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Steve Jones: Army Looks to Robots, Sensors to Save Wounded Soldiers in Combat

1 min read

resized_Unnamed_ground_vehicleMaj. Gen. Steve Jones, chief of the U.S. Army Medical Corps, has said that unmanned ground or aerial platforms and physiological sensors can be used to help rescue sick or injured soldiers during battle, the Army News Service reported Tuesday.

“With the newer technology, with the robotic vehicles we are using even today to examine and to detonate improvised explosive devices, those same vehicles can go forward and retrieve casualties,” Jones told audience at a Tuesday medical forum hosted by the Association of the U.S. Army.

He added the Army Medical Research and Materiel Command is developing a wearable sensor technology that he believes will work to monitor vital signs of warfighters in the field.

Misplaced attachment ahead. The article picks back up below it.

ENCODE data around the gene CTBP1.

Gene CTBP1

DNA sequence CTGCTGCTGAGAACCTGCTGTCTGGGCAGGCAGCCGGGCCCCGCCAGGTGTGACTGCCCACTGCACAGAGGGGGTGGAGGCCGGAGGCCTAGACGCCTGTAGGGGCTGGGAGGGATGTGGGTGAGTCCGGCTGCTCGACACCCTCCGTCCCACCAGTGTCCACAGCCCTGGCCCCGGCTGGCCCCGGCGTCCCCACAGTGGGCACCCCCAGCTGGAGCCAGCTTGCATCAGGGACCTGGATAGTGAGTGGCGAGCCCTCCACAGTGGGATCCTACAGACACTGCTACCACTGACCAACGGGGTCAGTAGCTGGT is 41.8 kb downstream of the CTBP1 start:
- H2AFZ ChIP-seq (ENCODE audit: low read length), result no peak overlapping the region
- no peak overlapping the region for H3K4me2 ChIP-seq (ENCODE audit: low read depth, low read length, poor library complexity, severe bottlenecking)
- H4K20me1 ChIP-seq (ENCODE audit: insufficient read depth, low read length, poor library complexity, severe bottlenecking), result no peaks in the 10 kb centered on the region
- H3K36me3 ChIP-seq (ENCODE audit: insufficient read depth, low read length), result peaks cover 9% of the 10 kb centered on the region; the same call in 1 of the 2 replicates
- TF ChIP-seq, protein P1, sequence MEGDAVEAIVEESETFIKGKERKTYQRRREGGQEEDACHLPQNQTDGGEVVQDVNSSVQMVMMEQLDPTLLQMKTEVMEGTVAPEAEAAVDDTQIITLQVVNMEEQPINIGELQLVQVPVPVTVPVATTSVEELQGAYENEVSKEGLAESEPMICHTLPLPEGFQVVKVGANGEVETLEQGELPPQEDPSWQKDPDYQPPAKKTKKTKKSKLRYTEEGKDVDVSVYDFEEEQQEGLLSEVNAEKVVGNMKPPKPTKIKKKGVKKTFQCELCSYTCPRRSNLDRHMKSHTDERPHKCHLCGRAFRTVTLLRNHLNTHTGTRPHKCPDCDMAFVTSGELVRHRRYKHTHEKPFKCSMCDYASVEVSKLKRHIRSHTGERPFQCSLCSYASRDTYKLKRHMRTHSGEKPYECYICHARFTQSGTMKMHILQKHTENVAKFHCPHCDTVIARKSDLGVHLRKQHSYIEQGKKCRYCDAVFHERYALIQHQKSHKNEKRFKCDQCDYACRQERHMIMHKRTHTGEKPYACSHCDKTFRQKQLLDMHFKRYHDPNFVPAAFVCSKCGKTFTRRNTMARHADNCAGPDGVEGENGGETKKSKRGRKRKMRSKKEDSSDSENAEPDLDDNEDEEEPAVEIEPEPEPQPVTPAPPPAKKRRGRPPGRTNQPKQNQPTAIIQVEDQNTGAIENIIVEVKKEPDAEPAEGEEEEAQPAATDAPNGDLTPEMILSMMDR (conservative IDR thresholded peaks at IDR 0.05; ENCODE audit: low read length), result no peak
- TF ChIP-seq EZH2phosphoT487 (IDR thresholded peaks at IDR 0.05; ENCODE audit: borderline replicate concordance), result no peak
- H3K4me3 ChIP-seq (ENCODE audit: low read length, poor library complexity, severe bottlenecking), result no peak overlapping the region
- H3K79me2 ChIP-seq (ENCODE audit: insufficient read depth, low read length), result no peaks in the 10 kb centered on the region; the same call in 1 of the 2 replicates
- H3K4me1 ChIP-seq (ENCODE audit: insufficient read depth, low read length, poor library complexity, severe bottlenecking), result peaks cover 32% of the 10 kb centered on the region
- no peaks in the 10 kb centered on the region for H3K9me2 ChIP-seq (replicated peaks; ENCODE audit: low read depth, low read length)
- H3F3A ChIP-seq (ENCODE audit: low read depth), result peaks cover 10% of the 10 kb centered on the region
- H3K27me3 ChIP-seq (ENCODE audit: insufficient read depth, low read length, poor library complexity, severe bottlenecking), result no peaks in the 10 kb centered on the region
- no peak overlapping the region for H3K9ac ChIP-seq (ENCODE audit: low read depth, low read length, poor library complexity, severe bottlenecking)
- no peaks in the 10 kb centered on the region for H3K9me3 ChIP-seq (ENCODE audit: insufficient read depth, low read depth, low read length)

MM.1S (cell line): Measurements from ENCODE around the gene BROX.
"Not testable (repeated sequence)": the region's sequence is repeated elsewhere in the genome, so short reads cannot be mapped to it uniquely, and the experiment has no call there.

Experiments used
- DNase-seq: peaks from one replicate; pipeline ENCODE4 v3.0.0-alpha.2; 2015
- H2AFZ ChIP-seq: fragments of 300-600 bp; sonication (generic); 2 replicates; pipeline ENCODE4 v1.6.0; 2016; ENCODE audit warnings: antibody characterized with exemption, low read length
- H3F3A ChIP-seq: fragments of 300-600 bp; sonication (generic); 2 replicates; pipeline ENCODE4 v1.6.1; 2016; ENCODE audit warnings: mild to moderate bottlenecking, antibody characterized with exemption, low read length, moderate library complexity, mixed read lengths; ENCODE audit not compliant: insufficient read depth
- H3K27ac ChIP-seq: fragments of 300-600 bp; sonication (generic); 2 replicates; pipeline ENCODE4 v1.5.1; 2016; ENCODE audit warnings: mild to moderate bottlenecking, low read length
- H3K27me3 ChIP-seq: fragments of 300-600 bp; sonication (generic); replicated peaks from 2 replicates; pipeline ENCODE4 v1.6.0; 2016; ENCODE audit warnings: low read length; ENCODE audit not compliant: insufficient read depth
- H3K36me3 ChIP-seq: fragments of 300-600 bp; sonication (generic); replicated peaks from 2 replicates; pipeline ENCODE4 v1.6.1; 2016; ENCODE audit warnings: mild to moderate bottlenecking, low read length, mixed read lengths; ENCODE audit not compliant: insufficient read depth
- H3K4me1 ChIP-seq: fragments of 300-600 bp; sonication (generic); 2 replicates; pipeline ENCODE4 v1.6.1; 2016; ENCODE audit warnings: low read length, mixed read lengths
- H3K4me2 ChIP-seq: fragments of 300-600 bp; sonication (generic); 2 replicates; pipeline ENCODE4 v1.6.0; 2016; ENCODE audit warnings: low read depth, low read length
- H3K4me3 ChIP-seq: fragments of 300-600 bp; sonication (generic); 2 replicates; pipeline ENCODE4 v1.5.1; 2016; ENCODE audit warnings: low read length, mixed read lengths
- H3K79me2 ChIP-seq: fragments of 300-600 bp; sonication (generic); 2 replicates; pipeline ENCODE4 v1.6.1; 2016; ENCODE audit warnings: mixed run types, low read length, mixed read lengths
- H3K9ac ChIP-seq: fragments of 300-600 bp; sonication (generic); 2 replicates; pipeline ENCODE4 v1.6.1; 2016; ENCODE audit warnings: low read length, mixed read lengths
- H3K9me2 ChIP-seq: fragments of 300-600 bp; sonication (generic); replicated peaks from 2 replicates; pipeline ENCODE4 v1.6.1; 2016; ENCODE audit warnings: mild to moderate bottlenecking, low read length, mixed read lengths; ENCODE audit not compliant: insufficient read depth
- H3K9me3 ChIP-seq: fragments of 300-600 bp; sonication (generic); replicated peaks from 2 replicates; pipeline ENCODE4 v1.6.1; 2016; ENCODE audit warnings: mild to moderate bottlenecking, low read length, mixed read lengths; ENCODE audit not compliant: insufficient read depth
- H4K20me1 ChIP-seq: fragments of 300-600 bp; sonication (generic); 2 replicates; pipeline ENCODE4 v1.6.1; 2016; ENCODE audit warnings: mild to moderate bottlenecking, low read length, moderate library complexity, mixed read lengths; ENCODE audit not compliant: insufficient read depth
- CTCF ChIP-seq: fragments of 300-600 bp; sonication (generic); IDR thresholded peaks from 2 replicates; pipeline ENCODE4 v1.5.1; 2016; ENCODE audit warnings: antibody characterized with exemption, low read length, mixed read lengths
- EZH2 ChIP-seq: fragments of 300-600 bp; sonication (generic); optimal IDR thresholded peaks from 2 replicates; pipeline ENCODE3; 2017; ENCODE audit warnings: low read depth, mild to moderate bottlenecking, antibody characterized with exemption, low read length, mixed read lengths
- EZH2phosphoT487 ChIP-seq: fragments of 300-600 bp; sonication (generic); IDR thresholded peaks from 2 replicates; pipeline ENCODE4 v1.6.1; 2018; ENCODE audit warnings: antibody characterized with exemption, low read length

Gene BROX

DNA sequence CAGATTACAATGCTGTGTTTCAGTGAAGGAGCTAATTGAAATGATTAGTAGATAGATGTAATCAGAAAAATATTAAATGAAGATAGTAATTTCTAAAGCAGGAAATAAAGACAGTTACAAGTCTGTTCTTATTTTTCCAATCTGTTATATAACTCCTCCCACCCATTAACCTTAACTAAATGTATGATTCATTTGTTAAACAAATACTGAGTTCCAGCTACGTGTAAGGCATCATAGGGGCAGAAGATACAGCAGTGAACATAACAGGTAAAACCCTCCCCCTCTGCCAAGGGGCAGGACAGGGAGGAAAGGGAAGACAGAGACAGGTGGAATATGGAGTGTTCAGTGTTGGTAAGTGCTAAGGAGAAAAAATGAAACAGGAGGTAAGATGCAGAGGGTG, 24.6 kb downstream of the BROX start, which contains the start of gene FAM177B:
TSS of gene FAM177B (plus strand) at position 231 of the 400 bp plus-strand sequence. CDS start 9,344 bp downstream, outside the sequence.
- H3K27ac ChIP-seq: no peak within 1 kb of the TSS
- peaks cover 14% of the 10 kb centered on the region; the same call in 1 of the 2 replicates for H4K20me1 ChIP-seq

The military service could also integrate the sensor into unmanned aerial vehicles to save downed military personnel, according to ARNews.

Jones said the Army has been testing a medical simulation system to train combat medics as well as a wearable camera designed to record injuries and treatments of deployed soldiers.

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